Where does it go? It runs along the coast from Belfast to Derry-Londonderry. You can hit Belfast’s high-tech Titanic museum, Carrick-a-Rede rope bridge and the Giant’s Causeway along this route, not forgetting a bunch of snappable ‘Game of Thrones’ locations too, like Cushendun Caves and Ballintoy Harbour. 

How long should it take? Three to five days.  

Lake District, England
Photograph: Shutterstock

8. Lake District, England

What is it? England's largest National Park, the Lake District is an awe-inspiring landscape of serene water, mighty fells and pretty pubs.

Where does it go? There are oodles of routes to choose from, but why not start with a scenic drive in the north from Penrith to Whitehaven, stopping at Ullswater, Keswick and Buttermere. On your trip you'll pass the iconic diesel-powered Ullswater steamboats, the bustling market town of Keswick and – if you time it right – swathes of Wordsworth's daffodills.   

How long should it take? Allow three days for some hikes along the way.

Jurassic Coast, England
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9. Jurassic Coast, England

What is it? Starting in Poole, this route takes in nostalgic seaside towns for fish and chips on the beach, splendid hidden coves and the historic, fossil-studded coastline of Dorset.

Where does it go? The first stop is Swanage, where road-trippers can recline in a deckchair and fuel up with an ice cream, before driving along picturesque coastal roads which take in the fishing village of Kimmeridge Bay, Lulworth Cove and Dorset's A-lister, Durdle Door. From here, follow the B3157 along sweeping sandy beaches toward the fossil-hunting hub of Charmouth, before parking up for a refreshing dip at Lyme Regis.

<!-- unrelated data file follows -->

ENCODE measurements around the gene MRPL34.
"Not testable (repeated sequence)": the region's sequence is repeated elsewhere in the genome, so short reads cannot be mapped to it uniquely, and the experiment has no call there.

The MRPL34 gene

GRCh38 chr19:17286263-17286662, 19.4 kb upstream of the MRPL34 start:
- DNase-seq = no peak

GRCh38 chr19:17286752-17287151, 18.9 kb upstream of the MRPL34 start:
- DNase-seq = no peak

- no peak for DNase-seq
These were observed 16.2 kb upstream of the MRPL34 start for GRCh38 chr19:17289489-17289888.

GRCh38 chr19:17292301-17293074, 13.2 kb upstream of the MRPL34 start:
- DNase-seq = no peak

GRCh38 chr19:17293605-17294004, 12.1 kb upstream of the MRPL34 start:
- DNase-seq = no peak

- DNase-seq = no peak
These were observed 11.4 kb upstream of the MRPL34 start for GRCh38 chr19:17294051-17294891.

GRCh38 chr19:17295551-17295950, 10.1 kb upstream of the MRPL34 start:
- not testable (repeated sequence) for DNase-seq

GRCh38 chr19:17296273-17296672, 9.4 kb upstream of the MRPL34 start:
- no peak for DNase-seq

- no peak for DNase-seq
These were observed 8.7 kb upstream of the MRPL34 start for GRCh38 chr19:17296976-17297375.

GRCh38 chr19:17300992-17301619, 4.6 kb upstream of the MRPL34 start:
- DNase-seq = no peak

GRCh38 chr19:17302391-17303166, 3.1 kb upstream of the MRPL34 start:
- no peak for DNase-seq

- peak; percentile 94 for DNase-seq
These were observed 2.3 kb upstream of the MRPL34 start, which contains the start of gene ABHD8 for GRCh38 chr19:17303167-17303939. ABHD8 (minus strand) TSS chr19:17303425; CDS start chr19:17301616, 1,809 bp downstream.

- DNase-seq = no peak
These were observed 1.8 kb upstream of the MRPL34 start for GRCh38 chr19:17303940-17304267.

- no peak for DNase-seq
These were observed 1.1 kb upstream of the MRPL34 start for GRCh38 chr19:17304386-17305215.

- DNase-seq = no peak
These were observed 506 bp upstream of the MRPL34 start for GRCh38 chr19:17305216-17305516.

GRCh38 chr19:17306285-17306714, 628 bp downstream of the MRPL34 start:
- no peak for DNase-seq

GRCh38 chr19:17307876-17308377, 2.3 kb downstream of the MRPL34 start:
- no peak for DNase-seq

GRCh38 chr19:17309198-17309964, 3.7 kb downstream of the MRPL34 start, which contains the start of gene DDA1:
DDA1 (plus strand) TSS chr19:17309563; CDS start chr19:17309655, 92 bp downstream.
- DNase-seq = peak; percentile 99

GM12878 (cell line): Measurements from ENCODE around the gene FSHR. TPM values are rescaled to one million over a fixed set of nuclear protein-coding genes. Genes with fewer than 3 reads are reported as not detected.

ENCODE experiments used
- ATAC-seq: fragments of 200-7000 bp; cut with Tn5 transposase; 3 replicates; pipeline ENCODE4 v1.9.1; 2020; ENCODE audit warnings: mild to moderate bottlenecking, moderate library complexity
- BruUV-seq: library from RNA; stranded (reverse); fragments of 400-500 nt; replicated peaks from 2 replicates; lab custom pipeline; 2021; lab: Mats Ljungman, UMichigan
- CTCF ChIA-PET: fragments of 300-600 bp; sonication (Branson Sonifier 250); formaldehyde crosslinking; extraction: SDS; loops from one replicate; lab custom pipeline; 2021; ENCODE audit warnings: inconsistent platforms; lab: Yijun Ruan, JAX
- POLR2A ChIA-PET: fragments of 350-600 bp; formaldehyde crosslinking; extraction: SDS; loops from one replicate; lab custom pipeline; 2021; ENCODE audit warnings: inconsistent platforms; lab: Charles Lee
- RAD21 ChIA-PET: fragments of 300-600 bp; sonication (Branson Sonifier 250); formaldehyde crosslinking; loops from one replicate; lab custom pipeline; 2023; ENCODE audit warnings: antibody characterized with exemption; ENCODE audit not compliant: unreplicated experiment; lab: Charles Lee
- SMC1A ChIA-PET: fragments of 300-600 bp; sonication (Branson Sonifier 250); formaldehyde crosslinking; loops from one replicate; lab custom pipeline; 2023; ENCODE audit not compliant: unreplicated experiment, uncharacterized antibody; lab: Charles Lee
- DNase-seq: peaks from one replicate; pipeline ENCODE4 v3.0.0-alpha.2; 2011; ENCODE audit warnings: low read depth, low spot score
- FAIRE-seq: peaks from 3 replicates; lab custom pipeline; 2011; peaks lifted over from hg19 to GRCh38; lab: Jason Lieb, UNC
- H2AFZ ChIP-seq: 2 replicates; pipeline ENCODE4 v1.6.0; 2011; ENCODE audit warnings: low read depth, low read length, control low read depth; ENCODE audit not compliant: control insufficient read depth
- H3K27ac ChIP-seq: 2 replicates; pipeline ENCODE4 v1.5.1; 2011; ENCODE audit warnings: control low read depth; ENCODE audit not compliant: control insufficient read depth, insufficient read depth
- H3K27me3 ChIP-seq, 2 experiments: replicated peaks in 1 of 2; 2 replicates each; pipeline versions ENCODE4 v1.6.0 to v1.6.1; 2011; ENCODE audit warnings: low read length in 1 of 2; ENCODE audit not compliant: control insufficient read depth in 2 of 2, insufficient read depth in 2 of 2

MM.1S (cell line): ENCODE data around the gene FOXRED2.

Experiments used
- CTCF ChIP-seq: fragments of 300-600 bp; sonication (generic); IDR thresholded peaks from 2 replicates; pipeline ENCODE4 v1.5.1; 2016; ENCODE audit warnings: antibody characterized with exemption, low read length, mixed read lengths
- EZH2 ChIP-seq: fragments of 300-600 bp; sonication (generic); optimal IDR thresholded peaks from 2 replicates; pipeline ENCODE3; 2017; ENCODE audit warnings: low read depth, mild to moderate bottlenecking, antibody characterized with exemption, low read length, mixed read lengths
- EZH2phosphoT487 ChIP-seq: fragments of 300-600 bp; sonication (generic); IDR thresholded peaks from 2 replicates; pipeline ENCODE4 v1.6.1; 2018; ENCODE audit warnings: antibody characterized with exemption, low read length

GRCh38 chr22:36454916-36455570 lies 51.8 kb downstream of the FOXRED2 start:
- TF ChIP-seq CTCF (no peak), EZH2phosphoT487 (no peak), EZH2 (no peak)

How long should it take? Around three days.

Kintyre 66, Scotland

10. Kintyre 66, Scotland

What is it? Officially launched just last year, this leisurely 66-mile route takes in one of Scotland's most scenic areas, the Kintyre peninsula.

Where does it go? Start anywhere on the well-mapped loop, which hugs the dramatic coastline and offers breathtaking sunsets, historic sites and butterscotch beaches along the way. Highlights include the rugged ruins of the medieval Tarbert Castle and Saddell Bay, with views towards the Isle of Arran.    

How long should it take? Around four days. 

Find out more here

Pembrokeshire Coast 200, Wales
Photograph: Shutterstock

11. Pembrokeshire Coast 200, Wales

What is it? This 200-mile route shows off the best of Pembrokeshire's under-explored coastline. The trip was designed by keen caravanners, so expect plenty of campsites for a welcome break along the way. 

Where does it go? Starting at the postcard-perfect village of Amroth, it takes in miles of craggy coastline before ending at the riverside village of St Dogmaels. Sights include the Blue Lagoon at Abereiddi and Britain's smallest city, St Davids. 

How long should it take? Three to five days.

Find out more here.